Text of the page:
One of a family of five daughters, Mary Sutherland was born in London on 4 May 1893 to Nellie Miller Sutherland and her husband, David Sutherland, a medical wine manufacturer. Four of the sisters pursued careers: two in teaching, one in medicine, and Mary in forestry.
After attending the City of London School for Girls from 1908 to 1912, Mary took courses in agriculture and forestry at the University College of North Wales, Bangor, from 1912 to 1916, and became the first woman in the United Kingdom to complete a BSc in forestry. Subsequently, she served in the Women's Land Army and worked as a forester on estates in Renfrewshire and Inverness-shire. In 1917 she took up a position as assistant experimental officer with the Forestry Commission. However, in 1922 her career hopes were unexpectedly dashed when Sir Eric Geddes's Committee on National Expenditure made recommendations that led to retrenchment and the loss of her position.
A State Forest Service had been established in New Zealand in 1921, with Canadian-trained forester L. M. Ellis as director. Mary Sutherland was attracted to New Zealand because she felt it offered forestry conditions similar to those in the United Kingdom. She was made a forestry assistant in 1923, the first, and for many years the only, woman appointed to a professional grade in the newly established service. Her position became permanent in 1925. By this time, in order to overcome a predicted timber famine, the government had committed itself to establishing 300,000 acres of plantation forest within a decade.
Sutherland was the most junior of the few professionally qualified foresters, although two men were younger – one of whom was less qualified; in 1926 her salary was £320. Her botanical knowledge and professionalism were acknowledged, but under-used during this dramatic period of forestry development. Unable to share a tent with male staff, she was seldom sent on field work as other accommodation had to be paid for. As a consequence, she was mostly employed on technical calculations for volume tables and in time-consuming microscope work. In 1924 she had spent time in Rotorua compiling information on plantations and nurseries in the area. In 1929 she began a detailed investigation for a paper entitled 'A microscopical study of the structure of the leaves of the genus pinus', which was published in the Transactions and Proceedings of the New Zealand Institute in 1933.
Although her skills were not fully utilised, Mary Sutherland did important technical and planning work during the 1920s afforestation boom and her professional commitment to forestry did not waver. In 1924 she had become a member of the Empire Forestry Association; in 1928 she was a charter-member of the New Zealand Institute of Foresters, and in the same year she was elected a fellow of the Society of Foresters of Great Britain. She served on the Council of the New Zealand Institute of Foresters in 1935 and was vice president from 1940 to 1941. Her drawing of a sprig of fruiting rimu was adopted as the emblem for the institute's official seal. She also served on the Council of the New Zealand Forestry League in 1936.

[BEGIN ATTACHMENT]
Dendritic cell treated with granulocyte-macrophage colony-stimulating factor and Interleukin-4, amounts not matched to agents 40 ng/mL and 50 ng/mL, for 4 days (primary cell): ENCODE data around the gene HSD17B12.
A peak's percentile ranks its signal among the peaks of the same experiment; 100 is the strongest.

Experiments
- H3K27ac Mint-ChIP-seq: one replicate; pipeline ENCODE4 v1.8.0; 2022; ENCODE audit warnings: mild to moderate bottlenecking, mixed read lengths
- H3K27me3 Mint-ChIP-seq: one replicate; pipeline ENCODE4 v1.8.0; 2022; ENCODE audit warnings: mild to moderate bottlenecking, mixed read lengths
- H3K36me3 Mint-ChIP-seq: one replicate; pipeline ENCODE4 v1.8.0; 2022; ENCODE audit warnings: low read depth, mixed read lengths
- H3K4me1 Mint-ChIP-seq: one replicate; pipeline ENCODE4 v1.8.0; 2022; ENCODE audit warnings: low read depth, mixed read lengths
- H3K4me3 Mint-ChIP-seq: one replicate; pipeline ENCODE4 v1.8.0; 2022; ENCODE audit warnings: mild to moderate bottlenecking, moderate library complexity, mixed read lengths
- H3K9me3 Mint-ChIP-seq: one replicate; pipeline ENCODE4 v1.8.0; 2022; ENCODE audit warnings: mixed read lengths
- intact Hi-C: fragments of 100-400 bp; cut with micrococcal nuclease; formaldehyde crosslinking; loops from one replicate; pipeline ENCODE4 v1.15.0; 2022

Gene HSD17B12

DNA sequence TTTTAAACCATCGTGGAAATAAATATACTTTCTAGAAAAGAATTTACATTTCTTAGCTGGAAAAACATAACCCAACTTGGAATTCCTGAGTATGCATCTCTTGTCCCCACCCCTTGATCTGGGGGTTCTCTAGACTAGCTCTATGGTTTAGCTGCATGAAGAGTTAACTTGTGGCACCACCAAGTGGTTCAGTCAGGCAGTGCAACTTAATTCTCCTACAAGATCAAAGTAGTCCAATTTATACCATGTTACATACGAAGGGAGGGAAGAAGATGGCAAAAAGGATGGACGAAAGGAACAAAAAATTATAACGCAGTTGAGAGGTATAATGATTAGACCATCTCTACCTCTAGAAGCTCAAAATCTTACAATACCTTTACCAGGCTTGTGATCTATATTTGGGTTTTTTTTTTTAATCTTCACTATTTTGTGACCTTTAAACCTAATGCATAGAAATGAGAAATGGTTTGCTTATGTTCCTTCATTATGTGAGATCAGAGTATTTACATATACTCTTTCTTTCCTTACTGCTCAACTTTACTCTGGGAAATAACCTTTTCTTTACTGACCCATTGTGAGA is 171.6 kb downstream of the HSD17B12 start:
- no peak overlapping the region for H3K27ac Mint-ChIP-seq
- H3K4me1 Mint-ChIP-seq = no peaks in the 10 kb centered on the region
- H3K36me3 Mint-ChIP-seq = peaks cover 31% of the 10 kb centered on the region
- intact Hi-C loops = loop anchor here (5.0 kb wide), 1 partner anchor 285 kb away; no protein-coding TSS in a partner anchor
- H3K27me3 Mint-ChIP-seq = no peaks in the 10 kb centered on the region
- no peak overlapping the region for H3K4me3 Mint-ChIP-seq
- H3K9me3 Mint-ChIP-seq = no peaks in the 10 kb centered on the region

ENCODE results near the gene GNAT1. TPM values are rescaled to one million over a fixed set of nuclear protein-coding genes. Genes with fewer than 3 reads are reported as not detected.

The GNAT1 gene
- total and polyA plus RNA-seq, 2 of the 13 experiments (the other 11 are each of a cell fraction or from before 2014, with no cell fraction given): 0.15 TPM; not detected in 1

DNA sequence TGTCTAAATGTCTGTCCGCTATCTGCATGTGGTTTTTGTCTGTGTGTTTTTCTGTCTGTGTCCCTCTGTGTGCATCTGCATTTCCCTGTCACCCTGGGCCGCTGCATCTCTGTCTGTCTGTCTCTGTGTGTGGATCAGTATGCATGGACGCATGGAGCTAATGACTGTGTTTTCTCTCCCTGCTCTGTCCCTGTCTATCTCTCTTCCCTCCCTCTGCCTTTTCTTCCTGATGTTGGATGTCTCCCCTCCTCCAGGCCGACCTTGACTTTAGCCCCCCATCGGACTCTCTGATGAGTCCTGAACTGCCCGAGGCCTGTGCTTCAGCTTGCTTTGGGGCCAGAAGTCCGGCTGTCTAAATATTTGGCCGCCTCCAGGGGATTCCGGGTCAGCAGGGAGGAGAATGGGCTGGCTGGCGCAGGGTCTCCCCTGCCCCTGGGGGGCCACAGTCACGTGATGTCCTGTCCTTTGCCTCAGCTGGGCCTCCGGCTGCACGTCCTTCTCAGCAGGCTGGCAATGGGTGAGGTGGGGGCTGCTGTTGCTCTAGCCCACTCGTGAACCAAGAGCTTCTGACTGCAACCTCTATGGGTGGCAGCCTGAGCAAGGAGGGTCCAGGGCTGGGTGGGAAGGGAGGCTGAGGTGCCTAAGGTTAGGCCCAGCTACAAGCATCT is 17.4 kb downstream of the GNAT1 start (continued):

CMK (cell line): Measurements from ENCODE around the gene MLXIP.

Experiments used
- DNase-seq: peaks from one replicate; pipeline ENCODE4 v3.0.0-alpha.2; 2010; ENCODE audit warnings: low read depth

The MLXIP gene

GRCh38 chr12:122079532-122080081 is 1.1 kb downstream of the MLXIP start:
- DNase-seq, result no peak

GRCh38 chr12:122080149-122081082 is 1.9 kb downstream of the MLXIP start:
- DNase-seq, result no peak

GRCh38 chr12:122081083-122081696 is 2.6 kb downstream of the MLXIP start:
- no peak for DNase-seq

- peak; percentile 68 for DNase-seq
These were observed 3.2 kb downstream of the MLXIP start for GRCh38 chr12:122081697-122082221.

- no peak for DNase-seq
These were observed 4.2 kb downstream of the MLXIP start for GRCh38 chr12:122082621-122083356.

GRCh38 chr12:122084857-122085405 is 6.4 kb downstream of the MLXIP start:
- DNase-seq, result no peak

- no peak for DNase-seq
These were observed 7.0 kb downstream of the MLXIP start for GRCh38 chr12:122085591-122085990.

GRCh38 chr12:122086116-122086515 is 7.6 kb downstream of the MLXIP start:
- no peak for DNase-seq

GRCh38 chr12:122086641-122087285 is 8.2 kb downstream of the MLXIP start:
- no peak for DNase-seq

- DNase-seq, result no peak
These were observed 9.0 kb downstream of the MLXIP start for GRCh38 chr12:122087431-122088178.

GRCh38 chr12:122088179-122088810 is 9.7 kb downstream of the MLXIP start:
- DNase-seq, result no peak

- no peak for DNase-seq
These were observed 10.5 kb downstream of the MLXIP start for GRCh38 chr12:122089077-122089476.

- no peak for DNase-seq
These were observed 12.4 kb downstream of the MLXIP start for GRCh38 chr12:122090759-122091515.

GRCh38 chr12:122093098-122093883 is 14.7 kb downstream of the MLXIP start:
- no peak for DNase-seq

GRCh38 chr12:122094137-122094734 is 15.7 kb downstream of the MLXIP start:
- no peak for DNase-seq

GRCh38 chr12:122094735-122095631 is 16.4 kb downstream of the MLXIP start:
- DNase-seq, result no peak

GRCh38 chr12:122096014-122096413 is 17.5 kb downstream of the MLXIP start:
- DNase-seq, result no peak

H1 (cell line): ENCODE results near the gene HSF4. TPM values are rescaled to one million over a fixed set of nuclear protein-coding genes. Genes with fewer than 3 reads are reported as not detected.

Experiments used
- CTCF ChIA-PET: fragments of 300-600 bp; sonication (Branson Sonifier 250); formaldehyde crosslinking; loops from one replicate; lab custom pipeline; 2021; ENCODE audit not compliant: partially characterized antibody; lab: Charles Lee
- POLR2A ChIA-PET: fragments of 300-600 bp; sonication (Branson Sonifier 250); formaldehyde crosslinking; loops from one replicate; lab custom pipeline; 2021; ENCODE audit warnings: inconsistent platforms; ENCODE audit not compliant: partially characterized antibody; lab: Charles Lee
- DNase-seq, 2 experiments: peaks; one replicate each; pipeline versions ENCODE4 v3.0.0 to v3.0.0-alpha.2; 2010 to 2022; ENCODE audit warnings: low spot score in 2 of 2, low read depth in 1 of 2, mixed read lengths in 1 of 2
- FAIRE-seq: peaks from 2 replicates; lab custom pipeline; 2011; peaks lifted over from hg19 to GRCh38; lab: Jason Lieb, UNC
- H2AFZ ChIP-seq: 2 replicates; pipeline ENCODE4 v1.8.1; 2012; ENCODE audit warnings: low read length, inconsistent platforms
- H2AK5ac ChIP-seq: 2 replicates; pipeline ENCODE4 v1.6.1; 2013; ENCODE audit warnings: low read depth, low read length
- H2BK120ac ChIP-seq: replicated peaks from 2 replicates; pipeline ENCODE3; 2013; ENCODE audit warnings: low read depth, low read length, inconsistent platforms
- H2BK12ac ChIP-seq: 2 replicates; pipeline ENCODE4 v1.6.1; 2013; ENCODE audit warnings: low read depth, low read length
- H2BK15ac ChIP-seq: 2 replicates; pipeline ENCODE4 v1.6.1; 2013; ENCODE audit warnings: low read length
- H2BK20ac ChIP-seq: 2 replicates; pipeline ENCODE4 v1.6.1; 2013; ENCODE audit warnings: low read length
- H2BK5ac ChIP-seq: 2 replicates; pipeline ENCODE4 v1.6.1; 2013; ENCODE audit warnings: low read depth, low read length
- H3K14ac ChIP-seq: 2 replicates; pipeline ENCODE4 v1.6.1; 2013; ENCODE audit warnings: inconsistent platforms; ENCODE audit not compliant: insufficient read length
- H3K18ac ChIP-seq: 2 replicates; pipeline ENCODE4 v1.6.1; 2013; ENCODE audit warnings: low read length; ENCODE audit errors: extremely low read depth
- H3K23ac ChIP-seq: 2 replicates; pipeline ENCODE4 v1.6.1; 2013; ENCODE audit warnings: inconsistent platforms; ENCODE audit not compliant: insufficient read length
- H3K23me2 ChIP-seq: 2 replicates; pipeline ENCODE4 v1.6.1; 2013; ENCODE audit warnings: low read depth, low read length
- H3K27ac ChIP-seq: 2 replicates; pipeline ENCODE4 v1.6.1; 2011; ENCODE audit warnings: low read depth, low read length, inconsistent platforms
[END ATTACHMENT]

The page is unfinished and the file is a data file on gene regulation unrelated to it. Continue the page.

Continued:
The National Expenditure Commission in 1932 recommended a sizeable reduction in State Forest Service expenditure and Mary Sutherland again found herself unemployed. However, in 1933 she secured a position at the Dominion Museum, Wellington, and remained there until 1946. Initially working as a clerk, she was eventually reclassified as a botanist. She presented a paper at the Pacific Science Congress in 1933.
Mary Sutherland maintained a wide range of interests through her involvement with the Society for the Oversea Settlement of British Women and the New Zealand Federation of University Women, of which she was Wellington branch secretary from 1935 to 1937. During the Second World War she served as assistant superintendent of the YWCA hostel at Woburn, which catered for 300 young women.
The most important part of her professional career still lay ahead. This began in 1946 when Sutherland transferred to the Department of Agriculture as the sole farm forestry officer, on a salary of £460. She was charged with extensive work on farm-shelter plantations and woodlots, a role particularly suited to her early training in agriculture as well as forestry. She was also responsible for the layout of plantations at the Winchmore Irrigation and Invermay Agricultural Research Stations. Vigorous and forthright, wearing knee boots and jacket, she cut a distinctive figure in the field. Between 1947 and 1949 she wrote an important series of articles for the New Zealand Journal of Agriculture on the potential benefits of planting trees on farms, which formed the basis of a 1951 Department of Agriculture bulletin on homestead shelter planting. In 1950 she contributed a chapter, 'Native vegetation', to the department's publication Farming in New Zealand.
In 1952 Mary Sutherland visited forests in Britain, Denmark, Norway, Canada and the United States. Her job required considerable travel, but was rewarding in allowing her the opportunity to encourage farmers to rethink old attitudes, especially about forests as a land use in direct conflict with pastoral agriculture. It was on one such field excursion to Central Otago in March 1954 that Sutherland became ill with a kidney condition, which abruptly ended her working career and directly contributed to her death a year later on 11 March 1955 in Wellington. She had never married.
Mary Sutherland's early career had parallels with the first women foresters in the United States Forest Service. Had she not encountered prejudice within the State Forest Service, her career could have been much more significant. Ultimately, the farm forestry work was probably her most important contribution because of the way it helped reshape attitudes towards land use and break down barriers between farmers and foresters.